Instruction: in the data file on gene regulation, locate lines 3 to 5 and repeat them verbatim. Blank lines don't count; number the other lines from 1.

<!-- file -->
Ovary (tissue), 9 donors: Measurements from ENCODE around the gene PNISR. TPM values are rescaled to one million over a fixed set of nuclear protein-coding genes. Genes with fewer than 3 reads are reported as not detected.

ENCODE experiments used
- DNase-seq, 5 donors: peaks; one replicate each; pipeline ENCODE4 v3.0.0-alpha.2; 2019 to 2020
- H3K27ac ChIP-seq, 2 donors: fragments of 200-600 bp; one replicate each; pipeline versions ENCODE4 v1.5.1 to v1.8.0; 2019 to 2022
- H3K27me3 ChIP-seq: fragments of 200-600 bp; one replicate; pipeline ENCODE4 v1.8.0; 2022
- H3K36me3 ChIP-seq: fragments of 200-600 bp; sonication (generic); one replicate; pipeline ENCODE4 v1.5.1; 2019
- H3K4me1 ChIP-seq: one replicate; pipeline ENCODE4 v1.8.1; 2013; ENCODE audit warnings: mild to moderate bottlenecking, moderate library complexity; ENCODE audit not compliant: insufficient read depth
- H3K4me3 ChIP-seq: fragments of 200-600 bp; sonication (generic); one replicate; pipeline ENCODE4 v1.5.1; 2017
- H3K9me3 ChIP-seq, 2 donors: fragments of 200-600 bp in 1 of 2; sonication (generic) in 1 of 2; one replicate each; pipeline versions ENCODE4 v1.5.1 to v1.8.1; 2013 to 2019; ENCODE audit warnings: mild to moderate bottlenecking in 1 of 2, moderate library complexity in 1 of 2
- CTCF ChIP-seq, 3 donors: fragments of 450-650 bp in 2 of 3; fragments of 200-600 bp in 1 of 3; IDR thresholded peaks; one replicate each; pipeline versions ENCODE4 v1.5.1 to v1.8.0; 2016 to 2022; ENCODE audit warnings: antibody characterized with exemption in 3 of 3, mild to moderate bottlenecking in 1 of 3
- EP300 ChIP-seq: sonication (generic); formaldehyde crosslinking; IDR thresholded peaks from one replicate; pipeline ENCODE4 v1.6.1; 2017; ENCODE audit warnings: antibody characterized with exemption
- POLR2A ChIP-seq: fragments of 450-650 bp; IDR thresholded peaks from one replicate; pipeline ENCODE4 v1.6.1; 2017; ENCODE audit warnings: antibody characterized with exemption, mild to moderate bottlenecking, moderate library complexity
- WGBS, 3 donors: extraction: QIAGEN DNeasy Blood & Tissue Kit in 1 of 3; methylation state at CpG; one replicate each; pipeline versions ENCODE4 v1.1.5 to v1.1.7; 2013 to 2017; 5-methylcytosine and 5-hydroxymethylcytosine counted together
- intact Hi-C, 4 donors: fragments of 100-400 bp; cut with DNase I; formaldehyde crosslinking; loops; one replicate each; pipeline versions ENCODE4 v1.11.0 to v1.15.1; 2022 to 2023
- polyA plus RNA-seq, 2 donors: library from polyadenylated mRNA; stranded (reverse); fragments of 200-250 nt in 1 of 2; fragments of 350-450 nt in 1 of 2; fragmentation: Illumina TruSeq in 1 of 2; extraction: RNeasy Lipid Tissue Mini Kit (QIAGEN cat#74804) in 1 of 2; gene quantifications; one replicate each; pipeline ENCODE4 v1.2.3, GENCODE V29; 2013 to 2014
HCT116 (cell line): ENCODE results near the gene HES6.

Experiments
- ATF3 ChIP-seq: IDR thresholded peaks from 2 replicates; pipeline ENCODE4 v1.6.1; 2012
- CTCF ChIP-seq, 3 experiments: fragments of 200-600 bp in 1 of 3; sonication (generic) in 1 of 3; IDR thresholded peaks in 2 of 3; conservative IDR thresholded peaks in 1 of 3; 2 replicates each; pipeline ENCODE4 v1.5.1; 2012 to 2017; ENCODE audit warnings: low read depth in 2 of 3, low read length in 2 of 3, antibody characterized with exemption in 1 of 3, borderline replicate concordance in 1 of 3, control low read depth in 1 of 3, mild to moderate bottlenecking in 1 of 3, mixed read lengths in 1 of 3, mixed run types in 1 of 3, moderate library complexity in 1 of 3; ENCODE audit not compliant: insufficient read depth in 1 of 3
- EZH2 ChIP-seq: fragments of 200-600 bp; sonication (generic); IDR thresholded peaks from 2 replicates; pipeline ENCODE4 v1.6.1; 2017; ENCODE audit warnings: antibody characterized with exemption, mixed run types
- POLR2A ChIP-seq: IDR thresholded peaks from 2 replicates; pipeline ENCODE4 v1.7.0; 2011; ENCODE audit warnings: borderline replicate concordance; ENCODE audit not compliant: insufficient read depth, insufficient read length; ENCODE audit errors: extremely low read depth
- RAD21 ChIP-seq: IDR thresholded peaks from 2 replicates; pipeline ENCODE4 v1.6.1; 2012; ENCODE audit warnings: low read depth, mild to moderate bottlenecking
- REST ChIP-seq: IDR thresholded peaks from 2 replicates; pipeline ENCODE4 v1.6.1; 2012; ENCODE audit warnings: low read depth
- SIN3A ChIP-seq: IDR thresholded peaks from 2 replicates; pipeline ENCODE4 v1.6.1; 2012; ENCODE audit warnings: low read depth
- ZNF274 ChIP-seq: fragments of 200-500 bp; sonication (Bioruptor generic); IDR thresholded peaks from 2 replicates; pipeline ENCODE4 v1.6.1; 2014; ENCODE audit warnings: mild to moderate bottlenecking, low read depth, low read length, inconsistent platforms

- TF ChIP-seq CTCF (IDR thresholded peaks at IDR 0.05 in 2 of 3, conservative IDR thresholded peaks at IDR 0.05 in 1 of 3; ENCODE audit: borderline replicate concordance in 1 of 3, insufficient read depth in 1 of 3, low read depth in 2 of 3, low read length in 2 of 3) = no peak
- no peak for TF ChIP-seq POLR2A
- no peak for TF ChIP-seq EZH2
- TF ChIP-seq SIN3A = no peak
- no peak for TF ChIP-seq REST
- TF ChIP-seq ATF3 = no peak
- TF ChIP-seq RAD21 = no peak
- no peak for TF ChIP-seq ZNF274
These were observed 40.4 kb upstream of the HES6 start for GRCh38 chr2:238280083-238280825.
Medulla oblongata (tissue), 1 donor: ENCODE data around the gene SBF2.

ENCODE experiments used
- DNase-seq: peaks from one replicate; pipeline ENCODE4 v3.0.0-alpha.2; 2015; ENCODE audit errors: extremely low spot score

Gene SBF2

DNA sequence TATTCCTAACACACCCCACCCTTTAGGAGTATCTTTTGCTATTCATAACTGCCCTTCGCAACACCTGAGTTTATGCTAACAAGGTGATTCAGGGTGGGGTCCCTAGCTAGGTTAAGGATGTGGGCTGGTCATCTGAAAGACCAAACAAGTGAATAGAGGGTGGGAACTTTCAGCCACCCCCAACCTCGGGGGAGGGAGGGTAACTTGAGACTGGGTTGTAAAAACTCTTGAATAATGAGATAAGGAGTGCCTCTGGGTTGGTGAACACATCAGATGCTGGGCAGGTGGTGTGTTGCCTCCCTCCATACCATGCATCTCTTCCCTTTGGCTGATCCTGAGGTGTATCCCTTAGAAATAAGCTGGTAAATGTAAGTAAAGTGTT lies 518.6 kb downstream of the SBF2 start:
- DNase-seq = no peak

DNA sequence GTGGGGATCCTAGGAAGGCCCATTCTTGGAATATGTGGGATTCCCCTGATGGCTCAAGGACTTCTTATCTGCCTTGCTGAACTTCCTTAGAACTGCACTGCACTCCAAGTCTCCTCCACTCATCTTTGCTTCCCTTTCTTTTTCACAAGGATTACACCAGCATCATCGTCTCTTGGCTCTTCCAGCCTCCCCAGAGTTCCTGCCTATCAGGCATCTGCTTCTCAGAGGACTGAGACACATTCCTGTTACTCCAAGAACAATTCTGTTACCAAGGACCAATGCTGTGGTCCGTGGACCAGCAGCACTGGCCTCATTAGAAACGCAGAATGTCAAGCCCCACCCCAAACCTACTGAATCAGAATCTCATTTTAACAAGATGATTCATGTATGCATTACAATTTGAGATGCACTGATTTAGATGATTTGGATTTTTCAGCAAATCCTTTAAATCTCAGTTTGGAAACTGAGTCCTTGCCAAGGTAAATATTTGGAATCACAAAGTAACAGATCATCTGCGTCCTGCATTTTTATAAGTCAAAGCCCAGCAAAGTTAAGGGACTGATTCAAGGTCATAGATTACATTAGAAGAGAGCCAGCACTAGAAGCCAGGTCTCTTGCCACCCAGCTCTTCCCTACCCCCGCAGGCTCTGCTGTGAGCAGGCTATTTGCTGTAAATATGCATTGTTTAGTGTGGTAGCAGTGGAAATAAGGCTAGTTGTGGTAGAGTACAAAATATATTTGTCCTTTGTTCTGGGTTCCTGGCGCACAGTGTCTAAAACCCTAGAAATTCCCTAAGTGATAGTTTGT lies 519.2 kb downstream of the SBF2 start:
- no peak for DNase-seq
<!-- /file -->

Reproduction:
- DNase-seq, 5 donors: peaks; one replicate each; pipeline ENCODE4 v3.0.0-alpha.2; 2019 to 2020
- H3K27ac ChIP-seq, 2 donors: fragments of 200-600 bp; one replicate each; pipeline versions ENCODE4 v1.5.1 to v1.8.0; 2019 to 2022
- H3K27me3 ChIP-seq: fragments of 200-600 bp; one replicate; pipeline ENCODE4 v1.8.0; 2022